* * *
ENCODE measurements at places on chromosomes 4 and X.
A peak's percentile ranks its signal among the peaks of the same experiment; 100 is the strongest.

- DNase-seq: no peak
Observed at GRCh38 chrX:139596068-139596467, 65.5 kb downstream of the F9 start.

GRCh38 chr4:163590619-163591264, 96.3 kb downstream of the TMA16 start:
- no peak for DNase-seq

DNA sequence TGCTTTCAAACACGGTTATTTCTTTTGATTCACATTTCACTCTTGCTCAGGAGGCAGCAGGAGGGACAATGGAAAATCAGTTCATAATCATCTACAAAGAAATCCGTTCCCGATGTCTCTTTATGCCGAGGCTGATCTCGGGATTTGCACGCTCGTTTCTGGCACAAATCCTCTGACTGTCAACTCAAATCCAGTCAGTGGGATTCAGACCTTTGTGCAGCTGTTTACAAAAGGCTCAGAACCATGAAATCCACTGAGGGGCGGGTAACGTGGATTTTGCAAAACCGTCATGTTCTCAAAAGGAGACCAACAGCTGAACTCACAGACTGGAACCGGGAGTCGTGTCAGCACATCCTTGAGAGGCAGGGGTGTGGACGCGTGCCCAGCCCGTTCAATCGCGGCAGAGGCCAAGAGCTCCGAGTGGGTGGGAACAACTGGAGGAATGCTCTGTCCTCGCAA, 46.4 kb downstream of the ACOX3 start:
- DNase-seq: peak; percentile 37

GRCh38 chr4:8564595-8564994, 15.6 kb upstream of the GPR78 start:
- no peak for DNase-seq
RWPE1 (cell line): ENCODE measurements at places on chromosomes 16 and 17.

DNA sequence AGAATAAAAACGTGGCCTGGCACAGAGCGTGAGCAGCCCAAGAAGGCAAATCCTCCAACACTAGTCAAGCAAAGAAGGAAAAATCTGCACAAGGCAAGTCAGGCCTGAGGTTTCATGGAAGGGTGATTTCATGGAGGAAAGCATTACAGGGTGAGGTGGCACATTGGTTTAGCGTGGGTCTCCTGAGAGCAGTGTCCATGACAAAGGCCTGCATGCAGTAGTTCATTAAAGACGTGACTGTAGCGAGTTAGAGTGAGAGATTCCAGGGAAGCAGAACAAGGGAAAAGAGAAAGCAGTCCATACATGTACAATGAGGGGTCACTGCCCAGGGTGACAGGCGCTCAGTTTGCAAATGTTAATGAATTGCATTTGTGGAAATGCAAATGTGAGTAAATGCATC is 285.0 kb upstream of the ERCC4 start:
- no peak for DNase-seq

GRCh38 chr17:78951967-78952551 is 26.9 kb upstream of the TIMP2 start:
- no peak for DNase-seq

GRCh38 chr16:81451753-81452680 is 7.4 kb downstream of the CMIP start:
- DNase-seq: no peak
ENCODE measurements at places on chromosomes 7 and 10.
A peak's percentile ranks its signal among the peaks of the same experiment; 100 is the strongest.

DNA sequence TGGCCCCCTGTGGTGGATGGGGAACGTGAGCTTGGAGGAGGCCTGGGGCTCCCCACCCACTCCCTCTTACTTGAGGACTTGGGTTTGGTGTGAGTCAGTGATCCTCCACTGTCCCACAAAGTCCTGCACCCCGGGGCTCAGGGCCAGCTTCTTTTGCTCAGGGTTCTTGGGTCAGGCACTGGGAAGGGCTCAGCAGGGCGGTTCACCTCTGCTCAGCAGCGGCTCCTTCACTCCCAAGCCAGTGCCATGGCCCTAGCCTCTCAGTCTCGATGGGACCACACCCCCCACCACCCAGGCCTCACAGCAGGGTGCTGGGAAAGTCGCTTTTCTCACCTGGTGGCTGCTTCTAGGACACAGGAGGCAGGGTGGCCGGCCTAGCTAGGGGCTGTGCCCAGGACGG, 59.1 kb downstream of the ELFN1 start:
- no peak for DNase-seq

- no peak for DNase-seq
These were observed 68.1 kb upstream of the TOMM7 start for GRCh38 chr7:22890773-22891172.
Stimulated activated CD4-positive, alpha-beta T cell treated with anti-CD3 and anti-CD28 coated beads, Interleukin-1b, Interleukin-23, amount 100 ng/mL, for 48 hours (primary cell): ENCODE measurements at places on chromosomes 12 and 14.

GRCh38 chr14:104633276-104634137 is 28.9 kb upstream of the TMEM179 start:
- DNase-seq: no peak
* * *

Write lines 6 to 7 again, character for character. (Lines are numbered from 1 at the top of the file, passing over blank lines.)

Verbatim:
- no peak for DNase-seq

DNA sequence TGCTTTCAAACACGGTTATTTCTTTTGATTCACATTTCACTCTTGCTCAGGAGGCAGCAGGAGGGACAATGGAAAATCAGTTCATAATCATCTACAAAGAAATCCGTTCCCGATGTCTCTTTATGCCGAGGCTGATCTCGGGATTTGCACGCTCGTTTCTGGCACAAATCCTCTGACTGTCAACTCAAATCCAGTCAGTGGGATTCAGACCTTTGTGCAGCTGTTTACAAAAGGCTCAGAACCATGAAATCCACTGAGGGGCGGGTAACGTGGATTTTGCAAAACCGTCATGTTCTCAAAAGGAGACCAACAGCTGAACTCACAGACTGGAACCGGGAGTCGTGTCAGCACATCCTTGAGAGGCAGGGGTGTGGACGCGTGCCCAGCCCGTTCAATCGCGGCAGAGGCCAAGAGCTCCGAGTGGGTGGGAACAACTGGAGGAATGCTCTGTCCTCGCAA, 46.4 kb downstream of the ACOX3 start: